Demographic Dividend (India)
One of India’s competitive advantages is its demographic dividend. Demographic dividend occurs when the proportion of working people in the total population is high because this indicates that more people have the potential to be productive and contribute to growth of the economy. According to the United National population research, during the last four decades the countries of Asia and Latin America have been the main beneficiaries of the demographic dividend. Advanced countries of Europe, Japan and USA have an ageing population because of low birth rates and low mortality rates. Neither the least developed countries nor the countries of Africa have as yet experienced favourable demographic conditions according to the research by UN population division. China’s one child policy has reversed the demographic dividend it enjoyed since the mid 1960s according to a World Bank global development report.
Falling birth rates reduce the overall expenditure required to provide basic necessities for the under 14 age group (which is yet to be productive) and increased longevity ensures that a large proportion of the population are within the 15-59 age group (working population). Dependency ratio refers to the proportion of non -working poplation on the working population. In India this ratio is around 0.6 according to the World Bank.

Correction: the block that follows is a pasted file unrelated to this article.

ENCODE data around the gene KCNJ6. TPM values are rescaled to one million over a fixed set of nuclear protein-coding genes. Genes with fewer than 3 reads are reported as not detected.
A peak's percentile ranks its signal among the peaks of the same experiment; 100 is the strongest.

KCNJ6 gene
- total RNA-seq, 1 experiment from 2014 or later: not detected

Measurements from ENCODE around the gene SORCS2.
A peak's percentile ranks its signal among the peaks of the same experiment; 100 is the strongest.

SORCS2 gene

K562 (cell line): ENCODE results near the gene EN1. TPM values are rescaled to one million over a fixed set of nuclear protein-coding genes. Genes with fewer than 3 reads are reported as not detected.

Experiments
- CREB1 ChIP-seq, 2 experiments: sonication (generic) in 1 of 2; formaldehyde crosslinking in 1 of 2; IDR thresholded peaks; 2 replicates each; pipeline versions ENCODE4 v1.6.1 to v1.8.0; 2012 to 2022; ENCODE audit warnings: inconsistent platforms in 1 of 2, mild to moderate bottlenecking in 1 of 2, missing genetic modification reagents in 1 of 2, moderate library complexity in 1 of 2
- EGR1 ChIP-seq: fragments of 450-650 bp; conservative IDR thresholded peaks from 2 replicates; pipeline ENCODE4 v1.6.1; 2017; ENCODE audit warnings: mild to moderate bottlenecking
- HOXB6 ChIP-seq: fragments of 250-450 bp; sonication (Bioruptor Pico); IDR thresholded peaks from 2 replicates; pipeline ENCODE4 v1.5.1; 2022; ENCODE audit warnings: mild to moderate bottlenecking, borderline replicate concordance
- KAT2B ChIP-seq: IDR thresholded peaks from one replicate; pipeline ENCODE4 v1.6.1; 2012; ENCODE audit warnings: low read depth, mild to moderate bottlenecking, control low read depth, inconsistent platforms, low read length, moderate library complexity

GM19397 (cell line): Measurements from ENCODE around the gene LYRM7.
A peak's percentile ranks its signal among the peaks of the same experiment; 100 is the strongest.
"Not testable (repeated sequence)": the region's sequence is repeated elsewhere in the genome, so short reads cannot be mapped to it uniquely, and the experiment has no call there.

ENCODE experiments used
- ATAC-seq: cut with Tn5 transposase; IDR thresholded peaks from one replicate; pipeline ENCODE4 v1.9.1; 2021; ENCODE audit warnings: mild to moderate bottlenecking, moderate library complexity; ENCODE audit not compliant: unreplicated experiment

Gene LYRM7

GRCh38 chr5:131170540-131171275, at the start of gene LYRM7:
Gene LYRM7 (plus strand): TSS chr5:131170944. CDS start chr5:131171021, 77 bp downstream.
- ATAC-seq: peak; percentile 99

However, reaping the demographic dividend requires focused policy action. A recent UNESCAP survey warns there are no guarantees the "dividend" will automatically translate to economic growth. Countries need to put in place the appropriate "social and economic policies and institutions" to absorb the rapidly growing labour force. Reforms in the health and education sector, financial inclusion and adequate employment opportunities are essential pre-requisites to ensure that India’s young population is truly an asset.
The Planning Commission of India, in its 12th Plan discussions, indicates that while the “demographic dividend” accounts for India having world’s youngest work force with a median age way below that of China and OECD Countries, the global economy is expected to witness a skilled man power shortage to the extent of around 56 million by 2020. Thus, the “demographic dividend” in India needs to be exploited not only to expand the production possibility frontier but also to meet the skilled manpower requirements of in India and abroad. To reap the benefits of “demographic dividend”, the Eleventh Five Year Plan had favored the creation of a comprehensive National Skill Development Mission. Various strategies for the 12th Plan – improved access to quality education, better preventive and curative health care, enhancing skills and faster generation of employment are being finalized to ensure greater productivity of Indian workers.
For a working group report on various aspects of India’s population please see http://planningcommission.nic.in/reports/wrkpapers/wp_hwpaper.pdf
For a debate on demographic dividend initiated by Kaushik Basu, Chief Economic Adviser see http://news.bbc.co.uk/2/hi/6911544.stm
Dr. Anuradha Balaram